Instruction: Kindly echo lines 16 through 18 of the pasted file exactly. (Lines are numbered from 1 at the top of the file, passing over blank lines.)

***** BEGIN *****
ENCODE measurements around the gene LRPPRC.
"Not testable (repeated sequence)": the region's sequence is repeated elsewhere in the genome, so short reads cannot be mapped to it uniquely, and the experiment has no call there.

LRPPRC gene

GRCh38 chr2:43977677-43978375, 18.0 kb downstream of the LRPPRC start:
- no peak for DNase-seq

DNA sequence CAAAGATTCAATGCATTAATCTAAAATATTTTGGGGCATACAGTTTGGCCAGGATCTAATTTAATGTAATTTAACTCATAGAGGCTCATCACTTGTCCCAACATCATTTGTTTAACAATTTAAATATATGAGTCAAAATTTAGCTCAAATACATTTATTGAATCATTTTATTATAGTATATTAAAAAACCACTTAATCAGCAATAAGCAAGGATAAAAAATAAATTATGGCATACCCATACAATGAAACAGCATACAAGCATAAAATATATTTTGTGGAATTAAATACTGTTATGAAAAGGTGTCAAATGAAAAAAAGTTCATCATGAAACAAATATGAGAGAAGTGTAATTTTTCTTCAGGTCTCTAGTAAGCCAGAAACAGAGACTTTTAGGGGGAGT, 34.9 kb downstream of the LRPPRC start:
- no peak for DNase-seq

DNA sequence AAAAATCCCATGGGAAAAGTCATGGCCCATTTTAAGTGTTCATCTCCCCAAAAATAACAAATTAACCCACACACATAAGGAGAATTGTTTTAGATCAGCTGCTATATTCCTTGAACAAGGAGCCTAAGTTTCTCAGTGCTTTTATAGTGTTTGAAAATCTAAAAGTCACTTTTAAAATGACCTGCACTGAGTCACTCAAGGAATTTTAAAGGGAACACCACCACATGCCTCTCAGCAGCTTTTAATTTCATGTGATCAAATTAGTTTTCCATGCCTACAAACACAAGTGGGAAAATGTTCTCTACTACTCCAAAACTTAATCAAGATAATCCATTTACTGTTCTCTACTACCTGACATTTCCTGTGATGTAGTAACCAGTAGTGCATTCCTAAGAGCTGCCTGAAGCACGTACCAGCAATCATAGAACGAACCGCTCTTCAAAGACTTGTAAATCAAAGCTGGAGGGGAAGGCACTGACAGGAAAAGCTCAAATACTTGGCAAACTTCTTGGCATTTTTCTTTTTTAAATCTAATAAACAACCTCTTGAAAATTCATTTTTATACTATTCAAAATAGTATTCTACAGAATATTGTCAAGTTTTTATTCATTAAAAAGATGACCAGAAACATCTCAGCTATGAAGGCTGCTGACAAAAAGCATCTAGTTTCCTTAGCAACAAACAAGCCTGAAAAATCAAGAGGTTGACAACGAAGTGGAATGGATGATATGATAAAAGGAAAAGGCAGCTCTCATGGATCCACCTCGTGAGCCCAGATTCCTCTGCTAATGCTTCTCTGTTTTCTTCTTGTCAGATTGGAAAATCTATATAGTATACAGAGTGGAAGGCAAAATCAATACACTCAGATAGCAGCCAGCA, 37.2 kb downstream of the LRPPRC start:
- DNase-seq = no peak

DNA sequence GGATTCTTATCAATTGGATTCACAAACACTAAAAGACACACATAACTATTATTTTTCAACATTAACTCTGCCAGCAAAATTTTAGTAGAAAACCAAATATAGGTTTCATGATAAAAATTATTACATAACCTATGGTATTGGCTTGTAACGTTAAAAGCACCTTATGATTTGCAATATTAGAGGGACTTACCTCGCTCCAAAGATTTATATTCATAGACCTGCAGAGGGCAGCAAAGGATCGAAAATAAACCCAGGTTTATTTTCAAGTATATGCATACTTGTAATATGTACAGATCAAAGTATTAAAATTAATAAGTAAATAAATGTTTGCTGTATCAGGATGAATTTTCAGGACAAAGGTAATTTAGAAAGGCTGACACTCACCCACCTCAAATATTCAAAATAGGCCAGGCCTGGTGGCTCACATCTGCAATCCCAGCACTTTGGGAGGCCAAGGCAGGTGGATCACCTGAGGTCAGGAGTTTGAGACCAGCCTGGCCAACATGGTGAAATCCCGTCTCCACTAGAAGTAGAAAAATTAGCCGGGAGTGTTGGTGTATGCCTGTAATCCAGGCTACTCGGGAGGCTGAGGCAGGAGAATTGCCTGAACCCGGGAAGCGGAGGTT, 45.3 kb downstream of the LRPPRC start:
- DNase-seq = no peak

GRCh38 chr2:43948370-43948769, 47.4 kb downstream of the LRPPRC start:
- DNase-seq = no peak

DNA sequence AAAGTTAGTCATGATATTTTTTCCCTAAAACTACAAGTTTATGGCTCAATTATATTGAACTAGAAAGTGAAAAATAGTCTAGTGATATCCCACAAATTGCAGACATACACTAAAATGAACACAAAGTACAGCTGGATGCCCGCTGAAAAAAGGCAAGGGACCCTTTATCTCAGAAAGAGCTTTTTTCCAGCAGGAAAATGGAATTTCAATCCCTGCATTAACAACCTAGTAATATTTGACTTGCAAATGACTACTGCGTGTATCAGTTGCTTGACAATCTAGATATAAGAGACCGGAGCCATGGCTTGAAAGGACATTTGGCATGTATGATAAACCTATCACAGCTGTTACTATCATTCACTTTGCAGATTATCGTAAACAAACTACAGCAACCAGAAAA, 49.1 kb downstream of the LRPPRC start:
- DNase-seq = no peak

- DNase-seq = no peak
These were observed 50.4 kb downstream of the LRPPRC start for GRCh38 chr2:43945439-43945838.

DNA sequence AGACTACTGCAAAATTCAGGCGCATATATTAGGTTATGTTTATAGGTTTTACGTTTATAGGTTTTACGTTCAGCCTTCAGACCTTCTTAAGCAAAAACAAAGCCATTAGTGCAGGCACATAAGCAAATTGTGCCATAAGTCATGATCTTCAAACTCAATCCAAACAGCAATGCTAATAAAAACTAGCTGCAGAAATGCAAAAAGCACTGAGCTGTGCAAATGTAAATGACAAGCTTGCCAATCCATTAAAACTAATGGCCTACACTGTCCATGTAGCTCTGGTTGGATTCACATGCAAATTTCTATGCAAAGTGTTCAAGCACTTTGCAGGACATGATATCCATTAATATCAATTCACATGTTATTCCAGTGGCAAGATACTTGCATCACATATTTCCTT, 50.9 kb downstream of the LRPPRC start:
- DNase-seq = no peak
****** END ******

- DNase-seq = no peak
These were observed 50.4 kb downstream of the LRPPRC start for GRCh38 chr2:43945439-43945838.

DNA sequence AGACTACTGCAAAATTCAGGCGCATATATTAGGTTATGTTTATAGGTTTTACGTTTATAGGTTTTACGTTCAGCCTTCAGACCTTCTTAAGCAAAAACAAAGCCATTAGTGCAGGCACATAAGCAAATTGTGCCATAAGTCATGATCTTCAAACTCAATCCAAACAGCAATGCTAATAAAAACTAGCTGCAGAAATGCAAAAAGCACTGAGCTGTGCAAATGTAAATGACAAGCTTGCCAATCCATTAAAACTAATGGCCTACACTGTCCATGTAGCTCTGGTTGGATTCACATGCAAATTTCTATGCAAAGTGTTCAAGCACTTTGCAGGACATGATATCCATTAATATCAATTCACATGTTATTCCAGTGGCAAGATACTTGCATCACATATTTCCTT, 50.9 kb downstream of the LRPPRC start: